When People Make Unusual Choices

06/01/2015 02:10 pm ET | Updated Jun 01, 2016

One of my best friends rode around for more than a year with our mutual friend's ashes in the trunk of her car, in a Styrofoam food container, sealed with masking tape, marked "Jim." She was waiting for the perfect opportunity to scatter Jim's ashes and was confident that she would know when the time was right. Several times that year, I was with her when she opened her trunk to get something out or put something in. And there was Jim, along for the ride.

We all approach life differently. And that's a good thing. If we were all alike, life would be mind-numbingly boring! So why do we judge people for being different from us? Because we judge ourselves most of all.

As long as we believe that we're not all right, we probably see others the same way. So the key is to accept ourselves first -- by saying and meaning: "I'm always all right, even when I'm still working on stuff."

On a trip to Paris, my husband and I had a late dinner on Montmartre and then decided to check whether Sacre Coeur was still open. A mass was just beginning, and I wanted to get up close. So I walked the long center aisle to the first pew. Toward the end of the service, I slipped my phone out of my pocket to take a photo. There were less than two-dozen people sitting throughout the massive basilica. But the guy sitting closest to me saw what I was doing and shook his head disapprovingly at me. I smiled at him and then took the photo anyway.

The incident nagged at me for days till I got the message. I hadn't heeded the wishes of the "judgmental young man." But if a "sweet elderly nun" had been sitting next to me, I wouldn't have pulled out my phone. In other words, I've created an internal order of people-importance.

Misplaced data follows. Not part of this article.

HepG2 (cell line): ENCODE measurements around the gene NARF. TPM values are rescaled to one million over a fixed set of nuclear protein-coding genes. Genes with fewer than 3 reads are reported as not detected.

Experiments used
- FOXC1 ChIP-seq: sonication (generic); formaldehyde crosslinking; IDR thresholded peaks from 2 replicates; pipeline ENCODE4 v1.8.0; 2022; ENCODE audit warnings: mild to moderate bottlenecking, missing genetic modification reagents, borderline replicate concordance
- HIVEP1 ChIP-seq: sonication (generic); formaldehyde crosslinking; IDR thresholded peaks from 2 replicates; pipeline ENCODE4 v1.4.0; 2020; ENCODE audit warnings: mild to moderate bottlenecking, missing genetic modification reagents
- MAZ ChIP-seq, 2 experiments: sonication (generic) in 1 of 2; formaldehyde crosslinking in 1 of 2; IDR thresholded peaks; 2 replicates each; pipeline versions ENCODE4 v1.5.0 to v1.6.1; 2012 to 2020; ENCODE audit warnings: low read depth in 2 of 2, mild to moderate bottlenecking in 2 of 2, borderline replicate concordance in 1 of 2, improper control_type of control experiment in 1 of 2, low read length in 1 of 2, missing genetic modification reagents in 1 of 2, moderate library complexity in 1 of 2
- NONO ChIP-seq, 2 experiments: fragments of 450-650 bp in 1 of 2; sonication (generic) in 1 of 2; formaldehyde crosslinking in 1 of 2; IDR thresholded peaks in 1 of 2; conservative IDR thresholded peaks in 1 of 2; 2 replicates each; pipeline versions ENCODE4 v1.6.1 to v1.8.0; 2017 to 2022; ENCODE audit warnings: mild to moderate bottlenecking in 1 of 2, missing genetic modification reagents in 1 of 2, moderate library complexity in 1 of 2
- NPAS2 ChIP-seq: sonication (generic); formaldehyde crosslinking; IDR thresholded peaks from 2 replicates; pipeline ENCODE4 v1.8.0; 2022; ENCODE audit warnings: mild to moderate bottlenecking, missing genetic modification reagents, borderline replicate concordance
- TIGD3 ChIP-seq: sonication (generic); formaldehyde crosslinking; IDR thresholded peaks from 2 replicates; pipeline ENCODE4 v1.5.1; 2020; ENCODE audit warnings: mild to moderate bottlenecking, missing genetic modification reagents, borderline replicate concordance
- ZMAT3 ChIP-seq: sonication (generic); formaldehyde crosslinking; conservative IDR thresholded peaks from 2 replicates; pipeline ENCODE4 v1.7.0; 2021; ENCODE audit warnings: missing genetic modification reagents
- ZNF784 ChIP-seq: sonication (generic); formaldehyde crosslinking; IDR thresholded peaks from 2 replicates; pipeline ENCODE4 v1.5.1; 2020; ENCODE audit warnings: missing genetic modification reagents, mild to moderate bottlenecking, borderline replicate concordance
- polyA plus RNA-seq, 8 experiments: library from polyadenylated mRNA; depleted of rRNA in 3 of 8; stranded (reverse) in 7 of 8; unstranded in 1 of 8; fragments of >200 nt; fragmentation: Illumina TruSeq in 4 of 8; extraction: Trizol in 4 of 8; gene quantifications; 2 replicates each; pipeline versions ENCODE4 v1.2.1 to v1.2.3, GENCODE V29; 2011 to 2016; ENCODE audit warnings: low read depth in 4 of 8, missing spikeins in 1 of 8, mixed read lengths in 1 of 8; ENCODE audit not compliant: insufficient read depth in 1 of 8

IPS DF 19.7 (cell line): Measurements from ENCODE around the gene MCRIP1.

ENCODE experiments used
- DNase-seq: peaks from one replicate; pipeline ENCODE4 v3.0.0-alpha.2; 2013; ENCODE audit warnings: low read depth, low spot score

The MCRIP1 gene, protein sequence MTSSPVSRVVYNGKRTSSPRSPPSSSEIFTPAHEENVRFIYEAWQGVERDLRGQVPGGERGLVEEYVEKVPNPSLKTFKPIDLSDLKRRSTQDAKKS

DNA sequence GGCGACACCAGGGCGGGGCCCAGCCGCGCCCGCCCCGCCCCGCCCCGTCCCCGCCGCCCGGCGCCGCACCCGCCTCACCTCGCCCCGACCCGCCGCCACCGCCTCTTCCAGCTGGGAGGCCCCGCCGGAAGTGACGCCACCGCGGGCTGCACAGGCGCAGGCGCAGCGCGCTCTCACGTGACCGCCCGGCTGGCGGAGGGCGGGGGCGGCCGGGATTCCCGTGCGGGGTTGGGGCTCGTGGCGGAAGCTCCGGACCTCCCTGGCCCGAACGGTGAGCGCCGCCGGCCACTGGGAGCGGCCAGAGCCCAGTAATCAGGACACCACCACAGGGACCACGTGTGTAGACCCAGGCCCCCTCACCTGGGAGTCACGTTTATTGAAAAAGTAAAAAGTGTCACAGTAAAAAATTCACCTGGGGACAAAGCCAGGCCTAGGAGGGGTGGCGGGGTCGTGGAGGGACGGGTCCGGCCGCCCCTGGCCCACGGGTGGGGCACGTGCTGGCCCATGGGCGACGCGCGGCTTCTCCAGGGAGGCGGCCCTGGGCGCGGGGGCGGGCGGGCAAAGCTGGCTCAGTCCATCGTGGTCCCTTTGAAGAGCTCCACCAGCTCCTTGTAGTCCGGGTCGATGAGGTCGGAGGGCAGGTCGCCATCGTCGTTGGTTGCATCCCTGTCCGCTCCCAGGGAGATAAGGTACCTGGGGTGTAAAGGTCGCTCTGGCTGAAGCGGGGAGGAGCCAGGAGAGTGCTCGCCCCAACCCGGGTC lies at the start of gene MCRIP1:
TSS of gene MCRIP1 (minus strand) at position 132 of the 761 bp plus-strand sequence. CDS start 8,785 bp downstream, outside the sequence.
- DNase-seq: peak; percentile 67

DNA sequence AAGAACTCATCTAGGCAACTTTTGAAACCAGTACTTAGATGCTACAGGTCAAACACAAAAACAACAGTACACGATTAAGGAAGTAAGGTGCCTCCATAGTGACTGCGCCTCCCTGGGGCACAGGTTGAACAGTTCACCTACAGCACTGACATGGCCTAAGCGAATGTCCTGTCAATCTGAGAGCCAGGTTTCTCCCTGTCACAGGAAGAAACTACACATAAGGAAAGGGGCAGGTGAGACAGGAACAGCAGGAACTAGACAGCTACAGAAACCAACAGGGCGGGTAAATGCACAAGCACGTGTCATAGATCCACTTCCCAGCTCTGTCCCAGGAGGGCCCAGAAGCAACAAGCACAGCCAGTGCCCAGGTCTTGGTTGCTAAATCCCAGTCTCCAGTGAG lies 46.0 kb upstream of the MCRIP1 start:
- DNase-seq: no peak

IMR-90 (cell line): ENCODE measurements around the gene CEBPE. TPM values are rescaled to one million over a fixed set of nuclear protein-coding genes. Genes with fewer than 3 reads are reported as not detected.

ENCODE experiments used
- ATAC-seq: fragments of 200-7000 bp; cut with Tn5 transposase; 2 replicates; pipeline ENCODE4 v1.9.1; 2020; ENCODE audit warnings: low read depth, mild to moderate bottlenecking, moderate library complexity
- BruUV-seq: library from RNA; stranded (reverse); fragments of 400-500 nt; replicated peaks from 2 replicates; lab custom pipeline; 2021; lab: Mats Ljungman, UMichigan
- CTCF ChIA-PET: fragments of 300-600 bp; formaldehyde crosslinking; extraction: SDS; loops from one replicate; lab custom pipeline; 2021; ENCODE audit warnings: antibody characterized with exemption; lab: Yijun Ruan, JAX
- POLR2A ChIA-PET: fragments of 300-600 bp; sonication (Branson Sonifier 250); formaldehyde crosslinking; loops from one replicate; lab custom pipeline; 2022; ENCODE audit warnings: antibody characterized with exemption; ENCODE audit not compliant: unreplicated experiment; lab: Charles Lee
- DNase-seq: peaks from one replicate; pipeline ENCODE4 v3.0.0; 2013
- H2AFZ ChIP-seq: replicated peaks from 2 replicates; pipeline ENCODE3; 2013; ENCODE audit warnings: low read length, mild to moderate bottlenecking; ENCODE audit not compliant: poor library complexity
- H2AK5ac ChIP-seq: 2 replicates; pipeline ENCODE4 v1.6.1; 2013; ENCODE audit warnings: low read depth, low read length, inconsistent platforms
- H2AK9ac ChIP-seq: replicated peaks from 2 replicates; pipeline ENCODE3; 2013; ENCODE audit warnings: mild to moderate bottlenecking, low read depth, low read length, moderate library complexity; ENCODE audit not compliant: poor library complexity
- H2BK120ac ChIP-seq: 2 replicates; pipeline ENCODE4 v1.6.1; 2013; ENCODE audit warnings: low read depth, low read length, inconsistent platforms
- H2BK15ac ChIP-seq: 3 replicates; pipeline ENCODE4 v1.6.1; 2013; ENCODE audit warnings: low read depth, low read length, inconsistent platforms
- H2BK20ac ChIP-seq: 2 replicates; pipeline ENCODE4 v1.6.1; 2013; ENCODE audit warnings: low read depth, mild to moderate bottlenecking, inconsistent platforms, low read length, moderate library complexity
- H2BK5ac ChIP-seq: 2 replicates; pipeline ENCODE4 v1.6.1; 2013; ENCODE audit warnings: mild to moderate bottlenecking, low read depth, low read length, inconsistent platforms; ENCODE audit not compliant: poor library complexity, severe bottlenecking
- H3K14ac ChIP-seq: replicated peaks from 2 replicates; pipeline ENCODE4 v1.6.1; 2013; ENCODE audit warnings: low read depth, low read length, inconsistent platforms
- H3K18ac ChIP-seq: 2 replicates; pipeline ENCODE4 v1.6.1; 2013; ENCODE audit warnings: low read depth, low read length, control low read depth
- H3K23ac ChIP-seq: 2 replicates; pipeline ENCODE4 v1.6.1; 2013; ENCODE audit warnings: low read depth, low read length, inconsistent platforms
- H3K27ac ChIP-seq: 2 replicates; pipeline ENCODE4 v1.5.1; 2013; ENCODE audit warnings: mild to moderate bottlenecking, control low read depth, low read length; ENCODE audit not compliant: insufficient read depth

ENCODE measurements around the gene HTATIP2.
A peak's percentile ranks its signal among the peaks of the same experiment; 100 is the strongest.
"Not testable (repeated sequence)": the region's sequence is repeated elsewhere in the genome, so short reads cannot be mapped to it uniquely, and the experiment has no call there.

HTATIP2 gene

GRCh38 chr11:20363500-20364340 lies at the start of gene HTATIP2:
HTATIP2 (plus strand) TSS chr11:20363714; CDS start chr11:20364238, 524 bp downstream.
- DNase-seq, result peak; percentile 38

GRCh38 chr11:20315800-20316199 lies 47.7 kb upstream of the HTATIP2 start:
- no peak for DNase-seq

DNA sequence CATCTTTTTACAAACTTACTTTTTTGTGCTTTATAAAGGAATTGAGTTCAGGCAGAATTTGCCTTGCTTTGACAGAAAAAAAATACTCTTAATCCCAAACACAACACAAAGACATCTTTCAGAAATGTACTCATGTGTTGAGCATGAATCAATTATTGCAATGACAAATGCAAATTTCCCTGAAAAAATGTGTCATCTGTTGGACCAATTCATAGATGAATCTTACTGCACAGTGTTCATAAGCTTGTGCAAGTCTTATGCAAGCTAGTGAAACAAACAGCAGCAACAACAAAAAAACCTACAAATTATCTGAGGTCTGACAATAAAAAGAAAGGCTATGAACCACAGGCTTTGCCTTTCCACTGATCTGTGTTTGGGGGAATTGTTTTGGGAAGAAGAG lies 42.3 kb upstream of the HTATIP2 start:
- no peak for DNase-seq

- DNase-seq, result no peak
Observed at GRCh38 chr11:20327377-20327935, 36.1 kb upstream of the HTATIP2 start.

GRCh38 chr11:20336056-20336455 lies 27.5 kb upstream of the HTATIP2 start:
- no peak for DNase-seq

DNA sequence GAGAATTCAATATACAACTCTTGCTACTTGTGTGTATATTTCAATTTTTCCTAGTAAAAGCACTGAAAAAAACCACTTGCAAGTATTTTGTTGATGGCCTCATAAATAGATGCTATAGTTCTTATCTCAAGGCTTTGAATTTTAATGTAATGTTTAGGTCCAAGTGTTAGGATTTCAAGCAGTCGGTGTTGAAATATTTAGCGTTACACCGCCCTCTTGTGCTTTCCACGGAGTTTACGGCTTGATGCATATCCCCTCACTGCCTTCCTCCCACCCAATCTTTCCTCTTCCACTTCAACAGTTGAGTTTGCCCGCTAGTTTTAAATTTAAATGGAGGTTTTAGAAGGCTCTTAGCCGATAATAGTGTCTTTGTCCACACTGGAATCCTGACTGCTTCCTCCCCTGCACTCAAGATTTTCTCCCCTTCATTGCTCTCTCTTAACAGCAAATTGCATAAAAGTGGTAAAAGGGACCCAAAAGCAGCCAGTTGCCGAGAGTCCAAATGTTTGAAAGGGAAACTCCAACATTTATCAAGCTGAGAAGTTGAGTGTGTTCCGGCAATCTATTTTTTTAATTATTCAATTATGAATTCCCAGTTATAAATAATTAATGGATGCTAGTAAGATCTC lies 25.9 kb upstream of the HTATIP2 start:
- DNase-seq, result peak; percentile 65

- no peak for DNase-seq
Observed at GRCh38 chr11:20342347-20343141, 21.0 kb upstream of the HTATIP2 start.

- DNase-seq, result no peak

When we judge people, we categorize them and then put them in labeled boxes so we'll know how to relate to them. So we end up relating more to our beliefs about people than to the people themselves.

When my sons were adolescents, they and their friends created a nerd-detector test. If a kid had one sock up and one sock down, and they said to him, "Hey kid, you've got one sock up and one sock down," and the kid pushed the up-sock down, it meant that he was cool, but if he pulled the down-sock up, he was a nerd.

Remembering that we're all more alike than not -- and that we only appear unrelated and dissimilar -- will help us stop judging. Thinking inclusively makes it easier to accept different perspectives.

Like the person from the photo -- who left the comb where it lay when spray painting the lines of the parking lot -- we all make unique and interesting choices. And some of our actions will always surpass someone else's understanding.

Dropping judgment includes appreciating the differences, without making people wrong and without believing they should be different for us. It means accepting everyone's quirks -- especially our own! -- and staying fascinated with the journey.